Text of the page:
Increased type 2 inflammation post rhinovirus infection in patients with moderate asthma

Thomas Southworth, Caroline Pattwell, Naimat Khan, Sarah F. Mowbray, Robert M. Strieter, Veit J. Erpenbeck, Dave Singh

Research output: Contribution to journalArticlepeer-review

200 Downloads (Pure)


Rhinovirus (RV) infections are a major cause of exacerbations in patients with asthma. Experimental RV challenges can provide insight into the pathophysiology of viral exacerbations. Previous reports, investigating mild or moderate asthma patients, have shown an upregulation in type 2 inflammation post RV infection, however, studies specifically involving asthma patients taking inhaled corticosteroids have concentrated on symptoms and lung function, rather than the inflammatory response.

Eleven moderate asthma patients were inoculated with RV. Cold symptoms and asthma control were assessed at baseline and post infection. Nasal epithelial lining fluid and bronchial alveolar lavage (BAL) fluid were collected at baseline and 4 days post infection for assessment of inflammatory proteins.

Patients suffered increased cold symptoms and decreased asthma control within 7 days of infection. Antiviral mechanisms were induced following inoculation, with increases in interferon -α, β, γ and λ, as well as CXCL10 and CXCL11. Type 2 inflammatory cytokines were also significantly elevated post RV infection in both nasal and bronchial samples. In BAL, epithelial derived IL-25 and IL-33 levels strongly correlated with Th2 cytokines, IL-4, IL-5 and IL-13.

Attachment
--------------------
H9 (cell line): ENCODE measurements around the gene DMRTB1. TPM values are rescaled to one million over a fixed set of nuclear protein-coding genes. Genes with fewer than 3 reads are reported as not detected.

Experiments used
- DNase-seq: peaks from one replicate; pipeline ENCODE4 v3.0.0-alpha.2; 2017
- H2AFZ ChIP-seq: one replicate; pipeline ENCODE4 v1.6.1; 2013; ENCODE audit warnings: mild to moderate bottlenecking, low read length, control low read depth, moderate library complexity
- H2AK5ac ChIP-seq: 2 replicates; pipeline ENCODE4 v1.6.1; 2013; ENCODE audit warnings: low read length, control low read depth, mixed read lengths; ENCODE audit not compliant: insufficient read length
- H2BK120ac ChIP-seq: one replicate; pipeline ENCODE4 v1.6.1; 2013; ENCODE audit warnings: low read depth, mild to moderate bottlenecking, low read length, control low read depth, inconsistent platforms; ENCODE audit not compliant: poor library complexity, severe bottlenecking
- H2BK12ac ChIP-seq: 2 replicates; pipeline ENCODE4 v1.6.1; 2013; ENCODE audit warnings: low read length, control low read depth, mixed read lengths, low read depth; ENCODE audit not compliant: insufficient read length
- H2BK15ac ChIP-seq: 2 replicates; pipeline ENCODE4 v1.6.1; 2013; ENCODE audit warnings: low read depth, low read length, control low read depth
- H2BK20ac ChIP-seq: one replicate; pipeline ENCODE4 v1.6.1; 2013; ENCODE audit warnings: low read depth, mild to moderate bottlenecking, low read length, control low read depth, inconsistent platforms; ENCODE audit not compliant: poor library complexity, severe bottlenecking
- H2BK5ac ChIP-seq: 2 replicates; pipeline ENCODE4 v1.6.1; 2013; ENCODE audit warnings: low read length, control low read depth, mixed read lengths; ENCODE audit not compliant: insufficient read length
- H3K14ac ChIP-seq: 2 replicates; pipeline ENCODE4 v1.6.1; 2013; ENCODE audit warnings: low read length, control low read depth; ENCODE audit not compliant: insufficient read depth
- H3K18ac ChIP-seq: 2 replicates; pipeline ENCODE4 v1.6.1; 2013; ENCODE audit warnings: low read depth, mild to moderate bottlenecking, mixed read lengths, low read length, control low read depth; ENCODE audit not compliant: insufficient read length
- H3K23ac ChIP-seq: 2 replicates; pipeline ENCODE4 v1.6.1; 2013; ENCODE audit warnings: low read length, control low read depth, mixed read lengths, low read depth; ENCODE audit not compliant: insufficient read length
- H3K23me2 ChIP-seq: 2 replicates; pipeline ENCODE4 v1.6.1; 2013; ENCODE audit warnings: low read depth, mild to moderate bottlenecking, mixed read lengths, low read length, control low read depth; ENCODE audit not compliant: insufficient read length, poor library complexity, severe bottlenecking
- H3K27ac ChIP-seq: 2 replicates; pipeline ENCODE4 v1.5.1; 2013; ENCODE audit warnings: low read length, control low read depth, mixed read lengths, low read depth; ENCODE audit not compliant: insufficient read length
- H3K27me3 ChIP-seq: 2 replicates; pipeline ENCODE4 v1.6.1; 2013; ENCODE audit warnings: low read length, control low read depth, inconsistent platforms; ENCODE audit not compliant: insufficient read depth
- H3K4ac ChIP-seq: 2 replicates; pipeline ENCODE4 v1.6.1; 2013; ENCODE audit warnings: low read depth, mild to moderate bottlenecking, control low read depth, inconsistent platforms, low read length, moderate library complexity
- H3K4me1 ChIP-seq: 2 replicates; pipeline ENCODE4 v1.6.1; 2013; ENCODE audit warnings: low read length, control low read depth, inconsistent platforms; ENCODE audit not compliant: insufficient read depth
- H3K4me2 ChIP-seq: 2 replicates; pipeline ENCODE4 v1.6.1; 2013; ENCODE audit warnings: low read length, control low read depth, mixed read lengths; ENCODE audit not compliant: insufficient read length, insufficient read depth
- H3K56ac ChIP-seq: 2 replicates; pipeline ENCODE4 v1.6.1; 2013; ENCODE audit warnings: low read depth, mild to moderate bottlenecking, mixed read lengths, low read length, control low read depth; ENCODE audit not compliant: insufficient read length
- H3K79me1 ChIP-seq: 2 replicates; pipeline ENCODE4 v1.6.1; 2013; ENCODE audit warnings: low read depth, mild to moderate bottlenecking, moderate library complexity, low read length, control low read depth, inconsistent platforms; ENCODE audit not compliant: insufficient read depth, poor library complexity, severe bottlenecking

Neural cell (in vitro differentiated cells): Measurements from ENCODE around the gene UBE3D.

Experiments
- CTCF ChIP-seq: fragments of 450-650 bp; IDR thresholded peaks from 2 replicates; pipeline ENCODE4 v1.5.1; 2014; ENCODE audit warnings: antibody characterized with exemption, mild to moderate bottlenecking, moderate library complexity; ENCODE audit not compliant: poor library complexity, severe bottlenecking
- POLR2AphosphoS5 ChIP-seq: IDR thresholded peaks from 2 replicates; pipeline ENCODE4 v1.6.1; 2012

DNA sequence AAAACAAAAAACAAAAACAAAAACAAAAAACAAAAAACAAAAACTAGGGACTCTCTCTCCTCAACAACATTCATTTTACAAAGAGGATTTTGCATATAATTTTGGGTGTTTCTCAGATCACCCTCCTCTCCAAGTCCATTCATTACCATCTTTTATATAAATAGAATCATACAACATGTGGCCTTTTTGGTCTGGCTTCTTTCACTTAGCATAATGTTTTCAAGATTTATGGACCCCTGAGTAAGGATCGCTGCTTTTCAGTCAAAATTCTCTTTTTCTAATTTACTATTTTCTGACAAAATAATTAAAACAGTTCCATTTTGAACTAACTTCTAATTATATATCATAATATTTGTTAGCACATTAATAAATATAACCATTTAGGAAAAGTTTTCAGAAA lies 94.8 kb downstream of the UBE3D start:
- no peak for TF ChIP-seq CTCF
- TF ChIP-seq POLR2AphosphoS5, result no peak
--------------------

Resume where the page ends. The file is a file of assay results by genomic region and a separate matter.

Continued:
We show how experimental rhinovirus challenge regulates lung and nasal biomarkers in asthma patients taking inhaled corticosteroids. These biomarkers could be used to evaluate the effects of novel drugs for asthma.
Original languageEnglish
Pages (from-to)154857
Early online date23 Sept 2019
Publication statusE-pub ahead of print - 23 Sept 2019


  • Asthma
  • rhinovirus
  • type 2 inflammation
  • inhaled corticosteroid
  • IL-25
  • IL-33


Dive into the research topics of 'Increased type 2 inflammation post rhinovirus infection in patients with moderate asthma'. Together they form a unique fingerprint.

Cite this